A brief tutorial on how to make crêpes at home, no crêperie required. Just you, your stove and a bit of batter and you’ll have a plate full of thin pancakes in no time at all.
I’ve always wanted to live abroad, even if just for a short time. While the dream of leaving and exploring was there, the reality was and is that I remain fully rooted in the Midwest.
In college I was a single parent. In order to declare my Spanish major, I had to get the mandatory study abroad waived. Rather than live somewhere new and explore, I sat in my apartment and cooked, dreaming of leaving. I volunteered at an ESL school teaching English instead.
One of my younger sisters, Rachel, lived in France for a year. Last year my youngest brother spent the year in Australia and Thailand. I am still cooking. I traded in my single-parent stripes for a rambler, a few more kids and a husband, but not in that order.
When my sister returned from France, she brought with her a new and intense appreciation for the culture of their food. She sought out hard-to-find cheeses at the market and hoarded good French mustard like it was going out of style. She told tales of kabobs and crêpes from street vendors. I seethed with jealousy.
When I stopped the pity party, however, I did what I do. With no way to visit the crêperie myself, I needed to learn to make the treats I was missing out on while I was holed up at home.
For the full on crêpe experience, we’re going to start by combining Julia Child’s and Alton Brown’s views into a collective wisdom. You’ll need a blender or a bowl, whisk and your arm. Eggs, milk and water are added here.
To the eggs and milk, add in flour, melted butter and a bit of salt. Blend until smooth, scraping down the sides of the blender as necessary. (Hint: It’s necessary if the flour sticks to the sides.) This goes for a rest in the fridge to get rid of some of the bubbles and to help the crêpe-flipping process go a bit easier.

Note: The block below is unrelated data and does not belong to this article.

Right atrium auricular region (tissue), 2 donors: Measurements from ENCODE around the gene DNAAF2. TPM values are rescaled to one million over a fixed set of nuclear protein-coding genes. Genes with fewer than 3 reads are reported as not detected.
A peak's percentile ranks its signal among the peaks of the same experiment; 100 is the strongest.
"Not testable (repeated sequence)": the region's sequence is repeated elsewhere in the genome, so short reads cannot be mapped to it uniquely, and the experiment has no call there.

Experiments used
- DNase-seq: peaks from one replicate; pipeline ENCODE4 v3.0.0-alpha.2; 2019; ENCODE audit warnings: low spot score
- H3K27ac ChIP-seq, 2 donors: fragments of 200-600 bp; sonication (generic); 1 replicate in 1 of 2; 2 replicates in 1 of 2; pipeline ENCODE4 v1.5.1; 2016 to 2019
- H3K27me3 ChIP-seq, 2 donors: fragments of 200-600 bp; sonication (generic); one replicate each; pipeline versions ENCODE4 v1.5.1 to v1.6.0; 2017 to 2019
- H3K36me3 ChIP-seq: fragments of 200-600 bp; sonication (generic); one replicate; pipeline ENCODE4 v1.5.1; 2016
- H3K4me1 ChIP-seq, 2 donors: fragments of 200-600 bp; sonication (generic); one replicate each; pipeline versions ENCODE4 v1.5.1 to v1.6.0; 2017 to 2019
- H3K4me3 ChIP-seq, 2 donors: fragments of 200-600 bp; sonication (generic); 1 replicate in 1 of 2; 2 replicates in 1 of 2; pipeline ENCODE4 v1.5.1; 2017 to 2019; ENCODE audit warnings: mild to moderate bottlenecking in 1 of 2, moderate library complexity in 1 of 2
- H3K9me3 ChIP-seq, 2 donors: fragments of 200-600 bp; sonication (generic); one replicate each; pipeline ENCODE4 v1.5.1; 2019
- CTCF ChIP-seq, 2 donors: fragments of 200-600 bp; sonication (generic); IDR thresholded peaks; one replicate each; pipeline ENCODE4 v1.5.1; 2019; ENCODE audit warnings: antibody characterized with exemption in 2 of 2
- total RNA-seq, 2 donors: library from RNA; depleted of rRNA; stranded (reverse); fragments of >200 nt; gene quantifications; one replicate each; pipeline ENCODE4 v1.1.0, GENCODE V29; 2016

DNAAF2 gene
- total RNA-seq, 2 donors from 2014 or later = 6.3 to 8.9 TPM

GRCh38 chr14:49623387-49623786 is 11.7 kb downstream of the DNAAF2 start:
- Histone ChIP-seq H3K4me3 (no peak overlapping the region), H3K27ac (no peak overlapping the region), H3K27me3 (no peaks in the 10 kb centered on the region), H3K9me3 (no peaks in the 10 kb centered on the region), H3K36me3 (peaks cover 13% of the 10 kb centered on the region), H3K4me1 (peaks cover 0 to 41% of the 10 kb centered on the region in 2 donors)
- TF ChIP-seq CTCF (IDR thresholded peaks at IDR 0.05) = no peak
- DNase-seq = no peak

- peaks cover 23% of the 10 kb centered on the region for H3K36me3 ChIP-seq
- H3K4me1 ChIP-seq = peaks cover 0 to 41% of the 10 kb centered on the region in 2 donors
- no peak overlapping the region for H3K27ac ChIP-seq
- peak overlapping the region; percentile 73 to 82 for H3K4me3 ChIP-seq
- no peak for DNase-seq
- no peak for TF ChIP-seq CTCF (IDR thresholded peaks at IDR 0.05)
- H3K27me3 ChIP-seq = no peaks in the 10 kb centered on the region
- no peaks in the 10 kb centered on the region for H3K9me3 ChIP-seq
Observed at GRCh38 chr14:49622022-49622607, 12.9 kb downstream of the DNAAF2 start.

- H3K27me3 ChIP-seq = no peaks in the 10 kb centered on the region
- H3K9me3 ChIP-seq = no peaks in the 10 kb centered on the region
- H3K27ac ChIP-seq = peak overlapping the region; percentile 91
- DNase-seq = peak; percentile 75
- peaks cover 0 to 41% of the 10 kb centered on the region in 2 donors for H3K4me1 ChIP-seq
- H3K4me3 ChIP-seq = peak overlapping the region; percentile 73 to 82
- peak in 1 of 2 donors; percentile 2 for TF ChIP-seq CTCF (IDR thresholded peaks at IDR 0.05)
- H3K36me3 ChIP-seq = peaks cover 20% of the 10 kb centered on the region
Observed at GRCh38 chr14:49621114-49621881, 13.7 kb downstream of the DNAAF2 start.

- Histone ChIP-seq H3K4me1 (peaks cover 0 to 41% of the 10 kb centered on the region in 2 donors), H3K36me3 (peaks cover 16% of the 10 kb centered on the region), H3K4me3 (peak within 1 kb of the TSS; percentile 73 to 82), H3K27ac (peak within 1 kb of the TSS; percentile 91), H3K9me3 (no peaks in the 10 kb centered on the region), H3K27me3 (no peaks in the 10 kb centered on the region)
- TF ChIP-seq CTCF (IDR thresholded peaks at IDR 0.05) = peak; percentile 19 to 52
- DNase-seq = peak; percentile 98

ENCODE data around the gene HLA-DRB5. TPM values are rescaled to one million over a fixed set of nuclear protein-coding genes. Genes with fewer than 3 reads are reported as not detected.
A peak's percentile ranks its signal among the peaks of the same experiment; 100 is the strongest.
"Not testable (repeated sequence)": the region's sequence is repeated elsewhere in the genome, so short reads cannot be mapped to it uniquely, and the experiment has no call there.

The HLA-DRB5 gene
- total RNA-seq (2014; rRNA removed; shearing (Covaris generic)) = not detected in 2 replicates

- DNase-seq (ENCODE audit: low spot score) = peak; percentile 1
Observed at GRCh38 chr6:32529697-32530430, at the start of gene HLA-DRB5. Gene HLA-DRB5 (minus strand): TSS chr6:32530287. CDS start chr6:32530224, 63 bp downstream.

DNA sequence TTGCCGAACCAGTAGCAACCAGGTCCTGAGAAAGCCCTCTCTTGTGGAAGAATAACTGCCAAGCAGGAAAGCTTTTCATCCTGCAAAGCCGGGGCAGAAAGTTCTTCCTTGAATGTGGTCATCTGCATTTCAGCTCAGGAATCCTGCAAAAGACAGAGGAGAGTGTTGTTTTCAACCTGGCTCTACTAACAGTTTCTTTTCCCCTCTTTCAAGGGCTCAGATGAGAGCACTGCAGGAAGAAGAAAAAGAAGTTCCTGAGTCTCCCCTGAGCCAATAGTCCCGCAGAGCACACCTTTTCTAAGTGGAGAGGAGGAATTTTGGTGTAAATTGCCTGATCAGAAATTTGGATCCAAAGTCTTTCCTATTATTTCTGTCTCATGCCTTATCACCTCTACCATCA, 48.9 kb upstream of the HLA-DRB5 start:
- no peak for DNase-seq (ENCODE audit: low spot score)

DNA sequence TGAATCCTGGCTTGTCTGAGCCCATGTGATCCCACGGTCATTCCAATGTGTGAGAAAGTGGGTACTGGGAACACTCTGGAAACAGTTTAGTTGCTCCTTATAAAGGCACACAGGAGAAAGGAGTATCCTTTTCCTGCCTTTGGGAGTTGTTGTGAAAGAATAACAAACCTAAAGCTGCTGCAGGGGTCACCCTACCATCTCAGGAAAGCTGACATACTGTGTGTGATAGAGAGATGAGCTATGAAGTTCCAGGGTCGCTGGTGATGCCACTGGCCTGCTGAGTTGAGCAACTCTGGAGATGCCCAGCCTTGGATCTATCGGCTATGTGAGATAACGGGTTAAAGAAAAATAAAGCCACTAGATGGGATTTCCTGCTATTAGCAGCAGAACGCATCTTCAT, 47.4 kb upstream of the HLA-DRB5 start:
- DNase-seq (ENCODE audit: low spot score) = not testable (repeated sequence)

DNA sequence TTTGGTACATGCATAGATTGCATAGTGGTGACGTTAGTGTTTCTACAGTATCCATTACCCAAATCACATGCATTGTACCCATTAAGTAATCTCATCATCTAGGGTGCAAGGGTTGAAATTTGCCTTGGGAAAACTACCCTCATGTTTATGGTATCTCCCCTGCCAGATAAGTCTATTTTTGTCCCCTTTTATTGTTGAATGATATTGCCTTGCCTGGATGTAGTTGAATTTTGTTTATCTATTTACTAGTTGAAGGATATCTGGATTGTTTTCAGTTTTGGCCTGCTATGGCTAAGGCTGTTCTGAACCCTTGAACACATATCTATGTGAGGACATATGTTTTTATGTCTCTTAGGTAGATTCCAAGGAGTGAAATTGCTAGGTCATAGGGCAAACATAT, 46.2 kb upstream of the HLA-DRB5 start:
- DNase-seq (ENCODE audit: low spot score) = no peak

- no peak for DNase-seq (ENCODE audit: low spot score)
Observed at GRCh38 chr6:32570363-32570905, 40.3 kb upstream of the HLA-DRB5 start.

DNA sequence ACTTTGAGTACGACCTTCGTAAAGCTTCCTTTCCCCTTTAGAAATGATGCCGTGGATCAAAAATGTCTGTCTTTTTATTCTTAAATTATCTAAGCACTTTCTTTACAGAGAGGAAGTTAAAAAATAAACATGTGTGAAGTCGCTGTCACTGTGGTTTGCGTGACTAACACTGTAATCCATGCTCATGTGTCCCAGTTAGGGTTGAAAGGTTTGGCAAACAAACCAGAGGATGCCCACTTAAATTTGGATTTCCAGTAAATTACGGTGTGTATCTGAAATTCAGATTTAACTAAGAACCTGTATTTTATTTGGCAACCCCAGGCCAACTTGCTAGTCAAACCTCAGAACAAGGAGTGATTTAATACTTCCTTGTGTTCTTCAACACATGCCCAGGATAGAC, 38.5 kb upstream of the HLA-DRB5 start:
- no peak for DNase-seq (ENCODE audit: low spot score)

When it’s time to cook, heat a pan with rounded edges over medium-high heat. Add in a bit of butter to grease and then lift the pan off the burner. Pour in just enough crêpe batter to cover the bottom, 1-2 ounces depending on the size of your pan. Immediately swirl the pan to distribute the crêpe batter evenly.
Cook the crêpe for 30 seconds or so. Run a heatproof spatula around the edge of the crêpe to get it unstuck from the sides. Slowly slide the spatula down the center of the crêpe and then flip.
Slide the crêpes into a flat pile and let them cool a bit while you repeat the process and make more crêpes.
And that’s it. Pretty basic, no? Now, for the filling, which is my favorite part of the crêpe. You could go sweet with fruit and ricotta spread inside, or you can leave it nice and simple with a dusting of powdered sugar or a drizzle of honey. The savory options are always good, too. A crêpe filled with chicken and mushrooms in a light sauce or topped with prosciutto and an egg are great meal options for any time of day.
TIP: Make a large batch and place a small piece of parchment between the crepes and freeze. Reheat easily in the oven on low heat or in the microwave for just a 20-30 seconds.
If you’re wondering, no, I still have not been to France, nor have I ventured to Australia. My sister, the youngest of us five, is only 15 and will probably head out before I do at the rate I’m going. However, I get back at them by making crêpes, putting pictures on the internet and then not inviting them over to share. Neener, neener.
1 1/2 cups milk
1 cup water
2 cups flour
6 tablespoons melted butter
1/4 teaspoon salt
extra butter for frying
In a blender combine eggs, milk, water, flour and melted butter. Blend until well incorporated, scraping the sides of the blender as necessary. Allow to sit in the fridge for at least an hour but no longer than 36 hours.
When you’re ready to make the crepes, head a medium to large frying pan with rounded sides over medium-high heat. Add in a small tab of butter and immediately once the butter is melted pour in 1-2 ounces of batter, swirling the pan above the burner to coat the bottom evenly. Return the pan to the burner and allow the crepe to cook for 30-45 seconds.
Using a heatproof spatula, lift the edges of the crêpe to unstick them from the sides of the pan. Carefully slide the spatula down the center of the crêpe, lift up and flip to the other side. Allow to cook another 10 seconds or so. Slide the crêpe to a flat surface. (Note: The first crepe usually does not come out of the pan perfectly. Set off to the side and continue on.) Repeat, adding small dabs of butter as necessary.
Makes 25-35 crêpes.